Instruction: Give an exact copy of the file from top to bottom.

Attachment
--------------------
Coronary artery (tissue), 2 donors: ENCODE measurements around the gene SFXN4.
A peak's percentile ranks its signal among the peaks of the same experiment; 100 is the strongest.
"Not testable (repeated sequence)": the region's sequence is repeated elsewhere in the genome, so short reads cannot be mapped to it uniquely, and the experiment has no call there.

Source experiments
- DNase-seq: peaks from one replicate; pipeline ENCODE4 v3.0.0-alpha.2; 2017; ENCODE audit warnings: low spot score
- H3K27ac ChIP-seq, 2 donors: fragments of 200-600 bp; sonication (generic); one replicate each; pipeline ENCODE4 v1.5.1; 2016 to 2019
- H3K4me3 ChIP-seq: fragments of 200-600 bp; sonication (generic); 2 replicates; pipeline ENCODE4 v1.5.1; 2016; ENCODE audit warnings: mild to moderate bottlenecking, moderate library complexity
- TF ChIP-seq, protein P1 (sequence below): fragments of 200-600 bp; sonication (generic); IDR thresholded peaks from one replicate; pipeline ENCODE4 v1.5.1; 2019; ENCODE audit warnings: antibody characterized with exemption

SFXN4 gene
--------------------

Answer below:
Coronary artery (tissue), 2 donors: ENCODE measurements around the gene SFXN4.
A peak's percentile ranks its signal among the peaks of the same experiment; 100 is the strongest.
"Not testable (repeated sequence)": the region's sequence is repeated elsewhere in the genome, so short reads cannot be mapped to it uniquely, and the experiment has no call there.

Source experiments
- DNase-seq: peaks from one replicate; pipeline ENCODE4 v3.0.0-alpha.2; 2017; ENCODE audit warnings: low spot score
- H3K27ac ChIP-seq, 2 donors: fragments of 200-600 bp; sonication (generic); one replicate each; pipeline ENCODE4 v1.5.1; 2016 to 2019
- H3K4me3 ChIP-seq: fragments of 200-600 bp; sonication (generic); 2 replicates; pipeline ENCODE4 v1.5.1; 2016; ENCODE audit warnings: mild to moderate bottlenecking, moderate library complexity
- TF ChIP-seq, protein P1 (sequence below): fragments of 200-600 bp; sonication (generic); IDR thresholded peaks from one replicate; pipeline ENCODE4 v1.5.1; 2019; ENCODE audit warnings: antibody characterized with exemption

SFXN4 gene